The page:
How to Enable or Disable Woke Inclusiveness in Microsoft Word Editor Settings

Editor

Make your work more inclusive using this “woke” feature from Microsoft Word.

Everyone knows about the spelling and grammar checker in Microsoft Word. But did you know that Microsoft Word can also check your work for inclusivity?

That’s right. Microsoft Word allows you to be sure that you’re using “woke” terms that are inclusive and won’t offend anyone. What does it mean to be inclusive?

Being inclusive means you’re aware of certain words that show bias towards gender, race, culture, age, ethnicity, or sexual orientation and eliminate that bias from your content. But certain biases are so ingrained in our minds that we often use them without thinking about them twice.

Microsoft Word’s inclusiveness editor or “woke” spellchecker will help with that.

What is the Inclusiveness Editor?

Just like the spelling and grammar editor in Word, the Inclusiveness editor flags any non-inclusive and potentially offensive phrases in your writing. When enabled, the Inclusiveness Editor not just highlights but also presents alternatives to the text it deems problematic.

It is to be noted that the editor only highlights the text and presents alternatives you can use in its place. It does not impose the alternatives on you by autocorrecting your text. Whether you choose to ignore the flags or pay attention to them is completely up to you.

How Does It Work?

The editor provides full control to the user in whether or not they want to use it. In fact, by default, the feature is disabled. And it’s buried deep in settings. That’s precisely the reason why not many users are even aware of its existence despite being around for almost two years now.

In fact, some feel that Microsoft is afraid to upset the people who think of being woke and inclusive as toxic. You know, the people who are always complaining that the youth these days is too sensitive and gets offended too easily. Why else would they disable the feature by default and bury it so deep down? But that’s a debate for another time.

Microsoft says that they know that not every suggestion from the editor will be suitable for all users and all scenarios. That’s why they’ve given complete control to the users.

Back to the matter at hand. You can enable or disable the Inclusiveness Editor at any time. Not just that, you can choose which suggestions you want to receive.

Presently, the editor has the following categories for which it scans and flags non-inclusive terms:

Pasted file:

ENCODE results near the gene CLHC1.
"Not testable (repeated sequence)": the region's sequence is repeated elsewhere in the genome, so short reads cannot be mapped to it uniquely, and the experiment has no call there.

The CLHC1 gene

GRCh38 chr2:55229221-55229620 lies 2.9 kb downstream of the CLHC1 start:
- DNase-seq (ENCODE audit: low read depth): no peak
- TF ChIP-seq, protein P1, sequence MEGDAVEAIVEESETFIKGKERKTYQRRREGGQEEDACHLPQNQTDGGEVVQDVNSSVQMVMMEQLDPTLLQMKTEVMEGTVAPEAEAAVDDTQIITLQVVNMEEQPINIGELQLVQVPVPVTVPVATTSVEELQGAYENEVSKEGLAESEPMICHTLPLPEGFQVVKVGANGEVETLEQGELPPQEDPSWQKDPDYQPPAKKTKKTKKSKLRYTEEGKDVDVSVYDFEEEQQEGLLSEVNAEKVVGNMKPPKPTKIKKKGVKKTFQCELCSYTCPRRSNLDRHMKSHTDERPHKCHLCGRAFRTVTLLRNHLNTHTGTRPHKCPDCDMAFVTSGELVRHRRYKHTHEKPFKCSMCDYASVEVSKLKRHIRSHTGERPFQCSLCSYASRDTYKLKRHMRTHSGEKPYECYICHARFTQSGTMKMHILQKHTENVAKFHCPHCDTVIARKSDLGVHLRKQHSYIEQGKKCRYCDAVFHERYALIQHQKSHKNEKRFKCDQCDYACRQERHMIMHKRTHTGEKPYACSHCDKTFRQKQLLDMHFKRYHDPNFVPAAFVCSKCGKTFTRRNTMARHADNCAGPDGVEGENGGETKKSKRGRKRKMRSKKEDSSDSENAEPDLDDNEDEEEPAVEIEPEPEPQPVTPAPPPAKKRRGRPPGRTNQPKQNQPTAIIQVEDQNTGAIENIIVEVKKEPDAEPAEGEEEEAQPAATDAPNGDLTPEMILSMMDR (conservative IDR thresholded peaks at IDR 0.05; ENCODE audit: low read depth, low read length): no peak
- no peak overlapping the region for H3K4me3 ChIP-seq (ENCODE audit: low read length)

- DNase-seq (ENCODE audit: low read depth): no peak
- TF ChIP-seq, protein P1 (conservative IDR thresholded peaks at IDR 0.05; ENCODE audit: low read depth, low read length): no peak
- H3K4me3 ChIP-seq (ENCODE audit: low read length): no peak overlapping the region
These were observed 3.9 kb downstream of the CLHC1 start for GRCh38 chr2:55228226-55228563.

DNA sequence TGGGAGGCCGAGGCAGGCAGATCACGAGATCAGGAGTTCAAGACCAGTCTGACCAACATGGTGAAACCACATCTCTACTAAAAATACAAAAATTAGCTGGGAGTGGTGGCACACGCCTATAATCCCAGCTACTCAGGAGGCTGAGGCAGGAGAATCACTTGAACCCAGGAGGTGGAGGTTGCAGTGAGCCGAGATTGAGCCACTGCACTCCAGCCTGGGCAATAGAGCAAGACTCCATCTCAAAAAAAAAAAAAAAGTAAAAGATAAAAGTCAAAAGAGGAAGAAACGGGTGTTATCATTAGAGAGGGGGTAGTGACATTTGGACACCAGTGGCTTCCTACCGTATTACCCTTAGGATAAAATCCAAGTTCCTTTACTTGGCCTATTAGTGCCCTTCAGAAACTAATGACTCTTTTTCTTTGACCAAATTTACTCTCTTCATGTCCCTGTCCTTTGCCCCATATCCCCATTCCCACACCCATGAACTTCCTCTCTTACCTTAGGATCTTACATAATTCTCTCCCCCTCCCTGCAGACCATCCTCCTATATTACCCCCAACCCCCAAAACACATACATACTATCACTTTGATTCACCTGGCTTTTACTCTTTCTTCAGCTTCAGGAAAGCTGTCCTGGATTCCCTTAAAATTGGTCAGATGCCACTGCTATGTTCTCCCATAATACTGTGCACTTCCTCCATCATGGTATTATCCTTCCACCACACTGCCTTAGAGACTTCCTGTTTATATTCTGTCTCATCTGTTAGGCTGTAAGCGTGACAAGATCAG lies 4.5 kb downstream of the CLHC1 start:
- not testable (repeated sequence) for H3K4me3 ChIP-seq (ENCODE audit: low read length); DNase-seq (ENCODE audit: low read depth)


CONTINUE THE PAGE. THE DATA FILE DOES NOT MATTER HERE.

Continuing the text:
• Age Bias
  • Cultural Bias
  • Ethnic Slurs
  • Gender Bias
  • Gender-Specific Language
  • Racial Bias
  • Sexual Orientation Bias

These are all separate categories and you can decide which you want to use at any given time.

To provide a glimpse of the editor in action, here’s an example: it flags the words “whitelist” and “blacklist” and suggests replacing them with “an allowed list” or “an accepted list,” citing ethnic bias.

Some other examples include replacing “postman,” “spokesman,” and “mankind” on grounds of gender bias. It suggests replacing them with “postal worker,” “spokesperson,” and “humankind” or “humanity” respectively.

Who can use the Inclusiveness Editor?

The Inclusiveness Editor is only available in Word for Microsoft 365. This means that only the newest version of Microsoft Word that comes with the Microsoft 365 subscription has the feature.

Unfortunately, it also means that users of the standalone Office 2019 or earlier versions and the free web version of the Office apps don’t have access to the feature.

How to Enable the Inclusiveness Editor?

The feature might be a little buried in the settings but it’s still easy to enable/ disable once you know where to look. Open the Microsoft Word desktop app and go to the ‘Editor’ option towards the right of the Home tab.

Then, click ‘Settings’ from the menu that appears for Editor.

Alternatively, you can also go to the ‘File’ tab. From there, go to ‘Options’. A dialog box for ‘Word Options’ will open. Go to ‘Proofing’ from the navigation pane on the left.

You’ll reach the same place as Editor settings will take you, i.e., to the proofing settings.

In the Proofing options, scroll down to the ‘When correcting spelling and grammar in Word’ category. Go to the option for ‘Writing Style’ and make sure that it says ‘Grammar & Refinements’ in the drop-down menu. If not, select the appropriate option from the drop-down menu.

Finally, click the ‘Settings’ button next to it.

A dialog box for ‘Grammar Settings’ will open. Scroll down to ‘Inclusiveness’. Then, check the boxes next to all or some of the categories you want to get suggestions for. Click ‘OK’ to implement the feature.

Now, when you’re typing in Word, any non-inclusive content from the selected categories will be underlined in purple. You can right-click it to see the alternate suggestions.

To disable the feature again, simply uncheck all of the options for Inclusiveness from the Grammar settings dialog box.


The inclusiveness editor is a great thing if you want to make your work more inclusive and avoid biases that might hurt others. It’s never too late to overcome biases.

Microsoft reportedly hired “native speakers and linguistic experts” in over 20 languages to determine which inclusiveness suggestions to include and which might be unwelcome.